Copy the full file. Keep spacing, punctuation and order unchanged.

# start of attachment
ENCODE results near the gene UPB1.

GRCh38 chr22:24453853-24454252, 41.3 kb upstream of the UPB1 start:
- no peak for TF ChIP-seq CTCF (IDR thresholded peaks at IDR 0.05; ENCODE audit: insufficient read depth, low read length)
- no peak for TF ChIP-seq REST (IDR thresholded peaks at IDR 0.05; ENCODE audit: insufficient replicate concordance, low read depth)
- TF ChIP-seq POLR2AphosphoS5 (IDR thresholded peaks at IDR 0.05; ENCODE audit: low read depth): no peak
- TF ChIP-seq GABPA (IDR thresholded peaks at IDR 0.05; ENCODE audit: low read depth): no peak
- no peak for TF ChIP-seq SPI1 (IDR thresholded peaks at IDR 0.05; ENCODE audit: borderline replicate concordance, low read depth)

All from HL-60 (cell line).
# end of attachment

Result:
ENCODE results near the gene UPB1.

GRCh38 chr22:24453853-24454252, 41.3 kb upstream of the UPB1 start:
- no peak for TF ChIP-seq CTCF (IDR thresholded peaks at IDR 0.05; ENCODE audit: insufficient read depth, low read length)
- no peak for TF ChIP-seq REST (IDR thresholded peaks at IDR 0.05; ENCODE audit: insufficient replicate concordance, low read depth)
- TF ChIP-seq POLR2AphosphoS5 (IDR thresholded peaks at IDR 0.05; ENCODE audit: low read depth): no peak
- TF ChIP-seq GABPA (IDR thresholded peaks at IDR 0.05; ENCODE audit: low read depth): no peak
- no peak for TF ChIP-seq SPI1 (IDR thresholded peaks at IDR 0.05; ENCODE audit: borderline replicate concordance, low read depth)

All from HL-60 (cell line).